Close-up of the Severan Basilica. (Franzfoto/CC BY-SA 3.0)
Historians believe that the basilica served a variety of purposes, including religious ceremonies, legal proceedings, and public gatherings, and may have even been used as a venue for the popular Roman games. Other notable structures in the ruins of Sabratha include the Temple of Isis, the Temple of Serapis, and the House of the Gladiator. The House of the Gladiator is named after the mosaic floor depicting a gladiator battle that was found inside. The city also had several public baths, which were an important part of Roman social life.
Mosaic from theater baths. (SashaCoachman/CC BY-SA 3.0)
Conquering Sabratha: From the Vandals to the Byzantine Empire
There were several factors that contributed to Sabratha's decline over time. Throughout its history, Sabratha was conquered multiple times.
In the 5th century AD, the Vandals, a Germanic tribe from modern-day Germany, conquered Sabratha. The Vandals were a powerful force that swept across Europe and North Africa, sacking cities and establishing their own kingdoms. They were originally invited by the Roman Empire to help defend the region against other invading tribes. However, the Vandals soon turned on the Romans and launched a series of attacks on the cities of North Africa, including Sabratha.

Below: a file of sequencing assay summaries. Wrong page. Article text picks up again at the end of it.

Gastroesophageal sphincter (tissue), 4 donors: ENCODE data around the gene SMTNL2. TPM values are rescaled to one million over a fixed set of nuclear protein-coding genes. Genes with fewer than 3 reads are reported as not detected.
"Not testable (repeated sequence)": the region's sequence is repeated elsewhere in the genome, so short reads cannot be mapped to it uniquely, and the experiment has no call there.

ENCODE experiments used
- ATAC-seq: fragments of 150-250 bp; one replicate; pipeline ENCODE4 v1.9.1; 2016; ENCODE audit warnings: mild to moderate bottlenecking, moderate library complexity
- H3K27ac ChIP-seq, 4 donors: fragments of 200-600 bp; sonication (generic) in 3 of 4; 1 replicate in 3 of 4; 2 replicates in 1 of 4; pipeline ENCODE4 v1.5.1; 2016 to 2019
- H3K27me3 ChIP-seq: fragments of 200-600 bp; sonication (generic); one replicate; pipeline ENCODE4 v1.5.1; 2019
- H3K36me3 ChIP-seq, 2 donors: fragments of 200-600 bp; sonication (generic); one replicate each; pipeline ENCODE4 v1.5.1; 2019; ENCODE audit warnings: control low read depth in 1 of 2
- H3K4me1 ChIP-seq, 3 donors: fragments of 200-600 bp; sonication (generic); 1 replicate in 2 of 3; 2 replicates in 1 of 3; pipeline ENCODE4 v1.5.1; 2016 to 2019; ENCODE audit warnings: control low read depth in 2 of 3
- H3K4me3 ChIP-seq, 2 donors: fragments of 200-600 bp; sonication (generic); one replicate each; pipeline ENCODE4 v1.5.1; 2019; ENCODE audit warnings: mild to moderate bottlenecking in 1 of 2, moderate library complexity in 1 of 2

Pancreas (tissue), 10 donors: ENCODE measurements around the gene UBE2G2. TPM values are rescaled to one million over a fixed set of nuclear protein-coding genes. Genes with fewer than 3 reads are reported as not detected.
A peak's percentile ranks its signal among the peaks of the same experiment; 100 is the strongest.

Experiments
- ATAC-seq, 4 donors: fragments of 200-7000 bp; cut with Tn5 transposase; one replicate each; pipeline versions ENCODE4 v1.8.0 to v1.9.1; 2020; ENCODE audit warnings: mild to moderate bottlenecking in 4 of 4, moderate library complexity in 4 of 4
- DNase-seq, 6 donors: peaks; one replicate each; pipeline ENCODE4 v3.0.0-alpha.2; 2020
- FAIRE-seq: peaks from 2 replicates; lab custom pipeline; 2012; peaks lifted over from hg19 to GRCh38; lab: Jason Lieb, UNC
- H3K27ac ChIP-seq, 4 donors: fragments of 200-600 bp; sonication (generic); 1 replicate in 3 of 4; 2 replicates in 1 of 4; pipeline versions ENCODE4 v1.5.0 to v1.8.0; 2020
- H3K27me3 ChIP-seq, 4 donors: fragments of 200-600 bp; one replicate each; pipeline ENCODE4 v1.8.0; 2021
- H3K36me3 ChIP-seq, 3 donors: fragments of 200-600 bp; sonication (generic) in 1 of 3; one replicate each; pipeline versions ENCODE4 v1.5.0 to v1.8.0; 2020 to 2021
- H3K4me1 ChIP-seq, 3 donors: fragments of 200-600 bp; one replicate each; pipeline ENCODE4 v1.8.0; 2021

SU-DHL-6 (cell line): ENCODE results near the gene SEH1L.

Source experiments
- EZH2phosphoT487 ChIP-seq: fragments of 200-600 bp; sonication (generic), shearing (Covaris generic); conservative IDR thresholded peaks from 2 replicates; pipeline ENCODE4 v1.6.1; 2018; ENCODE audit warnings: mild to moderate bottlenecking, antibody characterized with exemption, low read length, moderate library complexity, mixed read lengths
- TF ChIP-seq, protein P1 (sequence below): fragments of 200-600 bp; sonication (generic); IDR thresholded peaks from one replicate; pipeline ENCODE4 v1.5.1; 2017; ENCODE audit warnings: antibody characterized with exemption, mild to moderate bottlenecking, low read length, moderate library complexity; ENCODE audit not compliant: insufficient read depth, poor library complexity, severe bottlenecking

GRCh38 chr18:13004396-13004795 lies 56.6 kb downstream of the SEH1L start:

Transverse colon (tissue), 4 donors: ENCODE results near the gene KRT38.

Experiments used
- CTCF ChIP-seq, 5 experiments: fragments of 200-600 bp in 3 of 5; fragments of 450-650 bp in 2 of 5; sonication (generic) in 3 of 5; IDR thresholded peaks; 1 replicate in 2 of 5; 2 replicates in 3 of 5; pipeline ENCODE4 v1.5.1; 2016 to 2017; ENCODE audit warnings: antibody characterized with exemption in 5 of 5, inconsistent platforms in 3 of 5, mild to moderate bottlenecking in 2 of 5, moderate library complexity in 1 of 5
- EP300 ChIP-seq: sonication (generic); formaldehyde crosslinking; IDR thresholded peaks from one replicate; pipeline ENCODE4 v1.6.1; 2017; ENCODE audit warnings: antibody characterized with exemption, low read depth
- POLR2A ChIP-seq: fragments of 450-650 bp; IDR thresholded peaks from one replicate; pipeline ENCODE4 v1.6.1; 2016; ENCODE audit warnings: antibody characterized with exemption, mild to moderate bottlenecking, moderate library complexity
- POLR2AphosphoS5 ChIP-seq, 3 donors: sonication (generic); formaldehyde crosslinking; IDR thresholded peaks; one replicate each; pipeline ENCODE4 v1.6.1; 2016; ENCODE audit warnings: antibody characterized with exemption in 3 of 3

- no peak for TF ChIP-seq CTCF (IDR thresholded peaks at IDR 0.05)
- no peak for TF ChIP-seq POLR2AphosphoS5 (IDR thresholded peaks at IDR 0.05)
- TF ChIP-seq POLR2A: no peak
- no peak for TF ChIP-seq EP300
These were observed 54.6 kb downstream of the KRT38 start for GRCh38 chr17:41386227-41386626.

In the 6th century AD, Sabratha was conquered by the Byzantine Empire, which was the eastern half of the Roman Empire. The Byzantine Empire had been established in the aftermath of the Roman Empire's division in the late 4th century AD.
Under Byzantine rule, Sabratha was incorporated into the Praetorian prefecture of Africa, which was one of the empire's administrative divisions. The Byzantines ruled the city for several centuries, during which time they made some changes to the city's architecture and infrastructure.
One of the most significant changes was the construction of a new fortress on the edge of the city overlooking the sea. The fortress was built as a defensive measure to protect the city from attacks by sea, and it was equipped with artillery and other weapons.
The Byzantines also built a number of churches in Sabratha, including the Church of St. Peter and St. Paul, which was one of the largest and most important churches in the city. The church was built in the Byzantine style, with a large central dome and several smaller domes and apses. It was decorated with elaborate mosaics and frescoes, many of which have since been lost.